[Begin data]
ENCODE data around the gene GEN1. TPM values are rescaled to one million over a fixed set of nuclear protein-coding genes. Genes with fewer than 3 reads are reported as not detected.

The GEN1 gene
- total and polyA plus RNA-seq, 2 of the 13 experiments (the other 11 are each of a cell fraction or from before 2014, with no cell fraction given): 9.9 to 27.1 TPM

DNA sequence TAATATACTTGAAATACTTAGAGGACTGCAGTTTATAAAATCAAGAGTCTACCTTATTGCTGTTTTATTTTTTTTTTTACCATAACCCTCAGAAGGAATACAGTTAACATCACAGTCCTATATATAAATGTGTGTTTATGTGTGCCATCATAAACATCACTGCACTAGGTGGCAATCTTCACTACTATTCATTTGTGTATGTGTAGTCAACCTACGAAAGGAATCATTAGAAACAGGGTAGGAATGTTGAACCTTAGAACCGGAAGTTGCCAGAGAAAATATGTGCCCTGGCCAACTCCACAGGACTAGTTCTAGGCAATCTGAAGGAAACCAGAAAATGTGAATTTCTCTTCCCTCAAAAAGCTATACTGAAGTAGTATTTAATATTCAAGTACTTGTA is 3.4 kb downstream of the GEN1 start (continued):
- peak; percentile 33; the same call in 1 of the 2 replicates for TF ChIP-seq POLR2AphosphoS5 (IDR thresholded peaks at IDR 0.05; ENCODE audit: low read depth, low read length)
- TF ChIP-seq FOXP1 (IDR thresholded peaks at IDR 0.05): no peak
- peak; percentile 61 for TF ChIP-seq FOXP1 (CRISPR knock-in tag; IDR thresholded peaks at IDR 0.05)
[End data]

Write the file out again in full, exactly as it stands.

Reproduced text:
ENCODE data around the gene GEN1. TPM values are rescaled to one million over a fixed set of nuclear protein-coding genes. Genes with fewer than 3 reads are reported as not detected.

The GEN1 gene
- total and polyA plus RNA-seq, 2 of the 13 experiments (the other 11 are each of a cell fraction or from before 2014, with no cell fraction given): 9.9 to 27.1 TPM

DNA sequence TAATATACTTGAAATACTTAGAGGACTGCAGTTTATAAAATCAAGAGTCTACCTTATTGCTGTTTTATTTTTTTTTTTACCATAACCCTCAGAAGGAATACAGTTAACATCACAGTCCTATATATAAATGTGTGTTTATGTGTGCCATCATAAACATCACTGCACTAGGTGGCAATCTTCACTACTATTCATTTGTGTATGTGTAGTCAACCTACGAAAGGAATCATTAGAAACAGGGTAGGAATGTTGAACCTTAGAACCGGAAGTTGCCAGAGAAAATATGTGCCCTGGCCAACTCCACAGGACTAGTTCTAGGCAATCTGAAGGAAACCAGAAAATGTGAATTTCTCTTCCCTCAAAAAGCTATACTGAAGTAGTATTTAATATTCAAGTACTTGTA is 3.4 kb downstream of the GEN1 start (continued):
- peak; percentile 33; the same call in 1 of the 2 replicates for TF ChIP-seq POLR2AphosphoS5 (IDR thresholded peaks at IDR 0.05; ENCODE audit: low read depth, low read length)
- TF ChIP-seq FOXP1 (IDR thresholded peaks at IDR 0.05): no peak
- peak; percentile 61 for TF ChIP-seq FOXP1 (CRISPR knock-in tag; IDR thresholded peaks at IDR 0.05)